I had also stumbled across a book written by Hsiao Guang, a man who studied and practised chi kung (qigong, has mulitiple spellings) for many years, later to become a Christian. He states in his book, “I am a Christian who practiced qigong for many years. My experience with it reached to great depths and led me to comprehensive studies of its theory and practices, as well as to my acquaintance with all its related religions such as Taoism, Buddhism, Tibetan Buddhism, yoga and also astrology, martial arts and Chinese medicine. My experience with qigong also led me to practice to various extents of all the above religions. I have been an atheist, a theist, a devout qigong disciple, and finally a Christian. The process has been long and at one point seemed endless, but it is now past. I congratulate myself on accepting Jesus while I am still young. I also rejoice that, though life is short, I have found the meaning of life before life ends for me”.

    The name of the book is “Breaking Through the Barriers of Darkness: Recognizing the Cult of Qigong for What It Is”. The book can be read online at http://www.chinaforjesus.com/resources/qigong/index.htm

    Guang mentions in his book that he began studying qigong as a boy, being mesmerized by tales of kung fu masters having great powers, being able to perform supernatural feats using their chi. Guang and his parents suffered from health issues that were “cured” by performing qigong exercise. Studying various forms and performing them, he later discovered many ungodly demonic things happening to him and around him and that certain movements of qigong had to be performed correctly or else negative health consequences and mental disorders could ensue. He finishes his book by explaining that Christians should stay away from qigong and yoga as they are closely related, along with transcendental meditation etc. etc.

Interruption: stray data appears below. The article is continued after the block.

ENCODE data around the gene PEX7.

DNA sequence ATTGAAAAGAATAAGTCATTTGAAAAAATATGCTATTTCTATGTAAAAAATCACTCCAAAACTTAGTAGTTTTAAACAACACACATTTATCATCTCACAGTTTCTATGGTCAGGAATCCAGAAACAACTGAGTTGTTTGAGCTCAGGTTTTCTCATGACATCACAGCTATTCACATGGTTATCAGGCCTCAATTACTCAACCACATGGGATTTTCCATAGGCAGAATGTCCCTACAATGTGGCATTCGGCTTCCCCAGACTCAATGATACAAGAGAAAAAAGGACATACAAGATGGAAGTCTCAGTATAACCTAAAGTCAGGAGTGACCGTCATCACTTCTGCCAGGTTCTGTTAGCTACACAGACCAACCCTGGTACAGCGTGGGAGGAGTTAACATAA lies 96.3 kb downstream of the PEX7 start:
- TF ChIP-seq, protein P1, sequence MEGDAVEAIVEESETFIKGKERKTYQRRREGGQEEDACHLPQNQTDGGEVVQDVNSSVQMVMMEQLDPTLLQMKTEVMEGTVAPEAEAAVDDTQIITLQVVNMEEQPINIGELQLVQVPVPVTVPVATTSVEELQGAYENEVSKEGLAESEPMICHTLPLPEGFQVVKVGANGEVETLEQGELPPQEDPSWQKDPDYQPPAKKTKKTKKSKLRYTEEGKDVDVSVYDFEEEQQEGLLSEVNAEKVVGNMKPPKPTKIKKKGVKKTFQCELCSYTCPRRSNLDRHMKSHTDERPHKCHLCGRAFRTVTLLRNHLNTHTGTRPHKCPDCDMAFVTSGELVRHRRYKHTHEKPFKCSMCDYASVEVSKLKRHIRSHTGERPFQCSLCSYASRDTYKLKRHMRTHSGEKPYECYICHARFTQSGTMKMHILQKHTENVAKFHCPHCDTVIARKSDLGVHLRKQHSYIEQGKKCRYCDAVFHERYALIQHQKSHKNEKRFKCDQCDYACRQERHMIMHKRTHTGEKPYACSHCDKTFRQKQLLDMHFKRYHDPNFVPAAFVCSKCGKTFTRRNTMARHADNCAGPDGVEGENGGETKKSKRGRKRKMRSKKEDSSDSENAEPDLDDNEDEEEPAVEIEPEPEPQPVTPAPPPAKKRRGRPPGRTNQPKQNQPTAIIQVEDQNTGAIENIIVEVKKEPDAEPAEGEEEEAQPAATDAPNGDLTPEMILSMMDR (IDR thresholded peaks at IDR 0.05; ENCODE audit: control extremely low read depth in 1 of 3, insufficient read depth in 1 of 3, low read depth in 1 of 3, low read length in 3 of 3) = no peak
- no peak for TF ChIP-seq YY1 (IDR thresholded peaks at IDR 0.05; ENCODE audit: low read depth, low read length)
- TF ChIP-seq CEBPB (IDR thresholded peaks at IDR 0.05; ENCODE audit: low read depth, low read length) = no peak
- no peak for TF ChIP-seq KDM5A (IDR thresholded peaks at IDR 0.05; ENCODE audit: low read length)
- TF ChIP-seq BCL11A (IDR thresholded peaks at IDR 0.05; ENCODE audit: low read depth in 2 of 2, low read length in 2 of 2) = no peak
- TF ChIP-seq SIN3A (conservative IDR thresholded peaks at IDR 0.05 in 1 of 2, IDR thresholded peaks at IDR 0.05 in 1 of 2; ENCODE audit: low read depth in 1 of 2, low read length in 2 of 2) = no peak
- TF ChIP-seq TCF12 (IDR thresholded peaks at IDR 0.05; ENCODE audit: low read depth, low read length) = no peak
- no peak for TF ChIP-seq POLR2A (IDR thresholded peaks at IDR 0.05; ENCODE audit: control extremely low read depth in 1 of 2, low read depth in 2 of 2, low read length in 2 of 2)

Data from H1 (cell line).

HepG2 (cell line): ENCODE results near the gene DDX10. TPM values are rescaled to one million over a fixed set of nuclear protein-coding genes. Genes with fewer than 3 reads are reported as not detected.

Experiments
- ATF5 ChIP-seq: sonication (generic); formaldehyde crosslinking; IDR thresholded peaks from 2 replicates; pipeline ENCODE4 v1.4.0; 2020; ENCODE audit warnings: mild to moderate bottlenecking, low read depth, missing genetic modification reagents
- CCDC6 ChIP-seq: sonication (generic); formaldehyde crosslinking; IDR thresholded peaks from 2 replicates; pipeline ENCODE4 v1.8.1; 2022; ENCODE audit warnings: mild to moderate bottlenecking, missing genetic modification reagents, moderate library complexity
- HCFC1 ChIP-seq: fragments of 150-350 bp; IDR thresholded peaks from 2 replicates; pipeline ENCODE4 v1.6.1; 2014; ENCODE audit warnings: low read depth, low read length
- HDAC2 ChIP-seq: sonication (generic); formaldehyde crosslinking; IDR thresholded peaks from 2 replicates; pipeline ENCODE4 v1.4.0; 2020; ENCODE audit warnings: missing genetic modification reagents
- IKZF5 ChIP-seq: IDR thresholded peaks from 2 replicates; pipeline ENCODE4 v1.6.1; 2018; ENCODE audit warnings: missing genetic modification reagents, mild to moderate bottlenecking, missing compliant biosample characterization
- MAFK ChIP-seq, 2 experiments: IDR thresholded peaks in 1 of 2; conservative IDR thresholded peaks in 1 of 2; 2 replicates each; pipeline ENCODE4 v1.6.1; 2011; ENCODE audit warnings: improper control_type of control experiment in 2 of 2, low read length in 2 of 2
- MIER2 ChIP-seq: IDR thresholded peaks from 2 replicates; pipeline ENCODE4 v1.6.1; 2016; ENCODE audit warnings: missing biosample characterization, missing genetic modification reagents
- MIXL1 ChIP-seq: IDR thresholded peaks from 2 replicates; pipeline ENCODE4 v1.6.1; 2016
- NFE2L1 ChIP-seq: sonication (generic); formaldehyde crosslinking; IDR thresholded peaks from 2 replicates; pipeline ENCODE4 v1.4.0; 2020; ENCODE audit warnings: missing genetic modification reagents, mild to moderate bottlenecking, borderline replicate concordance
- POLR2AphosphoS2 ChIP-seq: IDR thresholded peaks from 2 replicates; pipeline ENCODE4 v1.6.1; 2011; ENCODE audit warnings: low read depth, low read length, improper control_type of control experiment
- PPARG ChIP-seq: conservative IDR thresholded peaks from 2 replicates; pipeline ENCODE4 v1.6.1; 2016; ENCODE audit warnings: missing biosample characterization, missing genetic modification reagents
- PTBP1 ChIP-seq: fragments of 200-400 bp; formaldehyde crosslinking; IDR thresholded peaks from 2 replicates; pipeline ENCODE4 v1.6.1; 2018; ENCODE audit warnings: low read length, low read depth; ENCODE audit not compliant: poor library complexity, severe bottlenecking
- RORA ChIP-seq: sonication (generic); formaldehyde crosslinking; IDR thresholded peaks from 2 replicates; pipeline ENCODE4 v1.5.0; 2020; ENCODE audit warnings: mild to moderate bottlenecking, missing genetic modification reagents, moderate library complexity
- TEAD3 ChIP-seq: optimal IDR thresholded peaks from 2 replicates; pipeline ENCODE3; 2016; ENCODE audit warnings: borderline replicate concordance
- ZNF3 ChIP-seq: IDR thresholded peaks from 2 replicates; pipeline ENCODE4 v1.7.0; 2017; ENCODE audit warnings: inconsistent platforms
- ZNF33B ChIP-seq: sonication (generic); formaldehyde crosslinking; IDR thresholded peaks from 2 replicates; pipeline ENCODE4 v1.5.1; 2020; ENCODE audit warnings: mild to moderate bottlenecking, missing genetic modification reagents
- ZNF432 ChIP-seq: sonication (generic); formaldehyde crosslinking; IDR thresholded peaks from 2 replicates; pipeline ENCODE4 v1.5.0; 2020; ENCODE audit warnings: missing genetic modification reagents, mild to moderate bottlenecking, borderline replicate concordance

His book and experiences are very thought provoking for the Christian.

    To sum it up, I had personally been interested in studying acupuncture and chinese medicine for a number of years, was accepted and moved to attend a reputable school, later to withdraw from the program before the semester began. This information that I had come across challenged my thinking about the truth and nature of chinese medicine, qigong, acupuncture and taoist philosophy.

    I now hold to the opinion that acupuncture and chinese medicine is truly astrology combined with “medicine”. The bible does have things to say about astrology, mediums, necromancy and consulting of those who practise these things etc. etc. I feel that as a Christian we really should take a look at acupuncture, chinese medicine and qigong for what they are and decide if it is something we should be introducing into our lives.

    In my personal experience, I had to delay my dream of becoming a TCM doctor because I felt that as a Christian I could not participate in such things, unless I knew more about them. I am still learning and trying to keep an open mind, but it seems the more I learn, the more I feel deterred from the acupuncture profession.
    Perhaps God has something better in store for my desire to be a healer.

    Posted by Eddgarr | January 21, 2012, 12:56 pm
  3. One Christian approach towards


    Posted by Johnhang | November 29, 2010, 6:24 pm
  4. It is always amazing reading a “Christian” assessment of anything at all. A Christian making comments about the occult when the Christian is involved in absurd imaginary conversations with his/her man made God.Astrange type of delusional activity.
    The above article is absurdly written by someone who is unaware of the illogical fallacies of the metaphysical base of their own arguments.

    Posted by fwrcourt | May 13, 2010, 6:17 pm